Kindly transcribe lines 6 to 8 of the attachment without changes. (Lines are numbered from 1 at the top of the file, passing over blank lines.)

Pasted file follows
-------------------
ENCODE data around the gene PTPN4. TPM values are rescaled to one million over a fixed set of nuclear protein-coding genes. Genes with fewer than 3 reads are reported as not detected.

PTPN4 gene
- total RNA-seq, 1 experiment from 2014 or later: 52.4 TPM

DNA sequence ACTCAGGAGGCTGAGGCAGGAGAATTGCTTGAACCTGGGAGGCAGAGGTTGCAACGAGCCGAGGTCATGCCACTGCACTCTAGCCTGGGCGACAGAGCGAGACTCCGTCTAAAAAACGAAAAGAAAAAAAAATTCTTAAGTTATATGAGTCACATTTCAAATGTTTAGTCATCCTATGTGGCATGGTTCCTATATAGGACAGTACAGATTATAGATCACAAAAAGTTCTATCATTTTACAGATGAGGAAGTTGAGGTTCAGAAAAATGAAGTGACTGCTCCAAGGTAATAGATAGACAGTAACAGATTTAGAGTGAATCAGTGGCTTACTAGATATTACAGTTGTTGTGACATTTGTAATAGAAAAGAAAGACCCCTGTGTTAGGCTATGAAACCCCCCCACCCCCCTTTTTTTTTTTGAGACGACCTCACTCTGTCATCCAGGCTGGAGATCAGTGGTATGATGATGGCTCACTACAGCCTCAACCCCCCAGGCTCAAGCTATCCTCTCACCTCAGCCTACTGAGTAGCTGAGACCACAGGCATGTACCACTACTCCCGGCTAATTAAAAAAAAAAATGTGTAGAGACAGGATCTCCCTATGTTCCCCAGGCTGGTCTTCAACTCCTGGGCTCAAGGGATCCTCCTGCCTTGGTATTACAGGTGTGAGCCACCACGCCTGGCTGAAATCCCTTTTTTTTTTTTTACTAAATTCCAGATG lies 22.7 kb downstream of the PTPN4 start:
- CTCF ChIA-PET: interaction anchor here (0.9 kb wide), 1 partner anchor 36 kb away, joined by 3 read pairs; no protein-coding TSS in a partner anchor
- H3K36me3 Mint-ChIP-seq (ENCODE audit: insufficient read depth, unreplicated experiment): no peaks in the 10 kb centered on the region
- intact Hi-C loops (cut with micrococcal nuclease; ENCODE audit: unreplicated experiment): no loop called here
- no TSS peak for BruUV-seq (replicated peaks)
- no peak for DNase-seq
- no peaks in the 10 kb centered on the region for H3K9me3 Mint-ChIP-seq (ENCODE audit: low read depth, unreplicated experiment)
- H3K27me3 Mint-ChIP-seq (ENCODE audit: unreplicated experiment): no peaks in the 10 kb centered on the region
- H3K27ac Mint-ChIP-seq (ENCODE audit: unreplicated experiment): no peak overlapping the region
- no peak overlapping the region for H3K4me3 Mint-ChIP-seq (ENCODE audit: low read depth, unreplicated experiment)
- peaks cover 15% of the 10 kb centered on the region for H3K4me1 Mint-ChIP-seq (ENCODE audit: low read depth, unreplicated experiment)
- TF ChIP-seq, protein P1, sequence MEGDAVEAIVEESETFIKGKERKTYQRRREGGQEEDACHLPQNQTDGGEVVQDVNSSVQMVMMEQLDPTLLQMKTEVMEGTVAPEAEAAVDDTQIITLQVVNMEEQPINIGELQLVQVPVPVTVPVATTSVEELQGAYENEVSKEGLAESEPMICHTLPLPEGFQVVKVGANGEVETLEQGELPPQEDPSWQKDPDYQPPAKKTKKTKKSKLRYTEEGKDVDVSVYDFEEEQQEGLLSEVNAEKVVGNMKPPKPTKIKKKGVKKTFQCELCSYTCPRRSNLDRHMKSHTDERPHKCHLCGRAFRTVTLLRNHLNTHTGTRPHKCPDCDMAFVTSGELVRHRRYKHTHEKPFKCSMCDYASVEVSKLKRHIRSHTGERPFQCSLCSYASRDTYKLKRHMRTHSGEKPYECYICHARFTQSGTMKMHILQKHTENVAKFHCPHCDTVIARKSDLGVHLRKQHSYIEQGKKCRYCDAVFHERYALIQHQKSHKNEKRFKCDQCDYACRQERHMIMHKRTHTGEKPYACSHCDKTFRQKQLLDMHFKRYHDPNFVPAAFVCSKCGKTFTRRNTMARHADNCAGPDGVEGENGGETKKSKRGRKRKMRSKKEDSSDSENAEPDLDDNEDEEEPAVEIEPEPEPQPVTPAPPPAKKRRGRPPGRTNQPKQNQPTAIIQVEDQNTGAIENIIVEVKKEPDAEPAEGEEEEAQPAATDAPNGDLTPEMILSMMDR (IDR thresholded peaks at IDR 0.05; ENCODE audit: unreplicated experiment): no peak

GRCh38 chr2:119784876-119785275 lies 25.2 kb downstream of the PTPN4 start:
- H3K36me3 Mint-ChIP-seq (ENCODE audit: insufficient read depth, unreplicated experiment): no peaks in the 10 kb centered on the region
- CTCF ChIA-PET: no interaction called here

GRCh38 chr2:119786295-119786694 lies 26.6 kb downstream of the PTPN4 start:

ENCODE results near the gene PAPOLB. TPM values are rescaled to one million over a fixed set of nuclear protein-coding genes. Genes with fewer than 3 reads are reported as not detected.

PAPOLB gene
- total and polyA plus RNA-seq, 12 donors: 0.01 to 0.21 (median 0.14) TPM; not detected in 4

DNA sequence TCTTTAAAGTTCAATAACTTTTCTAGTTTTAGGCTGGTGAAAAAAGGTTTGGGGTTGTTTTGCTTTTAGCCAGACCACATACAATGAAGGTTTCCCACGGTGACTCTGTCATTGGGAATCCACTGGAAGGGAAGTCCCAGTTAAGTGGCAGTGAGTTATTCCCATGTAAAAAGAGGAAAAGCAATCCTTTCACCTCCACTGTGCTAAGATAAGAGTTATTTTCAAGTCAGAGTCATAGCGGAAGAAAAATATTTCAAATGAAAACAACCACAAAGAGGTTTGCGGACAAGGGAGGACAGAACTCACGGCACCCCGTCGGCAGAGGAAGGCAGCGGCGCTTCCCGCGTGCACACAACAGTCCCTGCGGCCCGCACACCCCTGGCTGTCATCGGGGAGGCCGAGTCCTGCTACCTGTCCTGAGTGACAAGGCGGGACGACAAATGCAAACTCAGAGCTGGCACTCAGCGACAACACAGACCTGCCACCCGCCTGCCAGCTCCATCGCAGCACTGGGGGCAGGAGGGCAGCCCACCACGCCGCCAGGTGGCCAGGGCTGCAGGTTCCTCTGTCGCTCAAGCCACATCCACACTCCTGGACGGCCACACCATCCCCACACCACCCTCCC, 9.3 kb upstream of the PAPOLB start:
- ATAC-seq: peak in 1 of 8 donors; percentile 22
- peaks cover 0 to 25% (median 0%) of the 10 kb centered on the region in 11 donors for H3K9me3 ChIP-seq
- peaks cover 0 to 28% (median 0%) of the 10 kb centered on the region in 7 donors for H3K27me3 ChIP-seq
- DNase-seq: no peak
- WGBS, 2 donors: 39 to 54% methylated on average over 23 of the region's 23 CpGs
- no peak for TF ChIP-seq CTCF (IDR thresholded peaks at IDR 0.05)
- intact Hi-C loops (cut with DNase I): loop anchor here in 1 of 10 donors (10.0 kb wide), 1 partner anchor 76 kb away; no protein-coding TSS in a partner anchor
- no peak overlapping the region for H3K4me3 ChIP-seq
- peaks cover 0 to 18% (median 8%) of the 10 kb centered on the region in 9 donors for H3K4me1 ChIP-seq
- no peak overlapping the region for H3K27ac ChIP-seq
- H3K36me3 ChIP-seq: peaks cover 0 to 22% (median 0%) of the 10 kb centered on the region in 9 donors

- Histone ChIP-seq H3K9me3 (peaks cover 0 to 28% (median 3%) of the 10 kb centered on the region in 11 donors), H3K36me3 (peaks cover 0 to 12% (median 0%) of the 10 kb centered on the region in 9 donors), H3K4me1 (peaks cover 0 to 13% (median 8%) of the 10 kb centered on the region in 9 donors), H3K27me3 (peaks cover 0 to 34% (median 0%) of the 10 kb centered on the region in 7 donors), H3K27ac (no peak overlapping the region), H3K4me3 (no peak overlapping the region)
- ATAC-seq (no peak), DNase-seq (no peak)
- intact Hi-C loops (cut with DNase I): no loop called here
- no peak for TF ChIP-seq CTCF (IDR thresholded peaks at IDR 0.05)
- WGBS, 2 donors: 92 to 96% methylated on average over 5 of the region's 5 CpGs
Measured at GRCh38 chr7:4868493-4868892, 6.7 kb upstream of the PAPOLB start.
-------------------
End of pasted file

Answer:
- H3K36me3 Mint-ChIP-seq (ENCODE audit: insufficient read depth, unreplicated experiment): no peaks in the 10 kb centered on the region
- intact Hi-C loops (cut with micrococcal nuclease; ENCODE audit: unreplicated experiment): no loop called here
- no TSS peak for BruUV-seq (replicated peaks)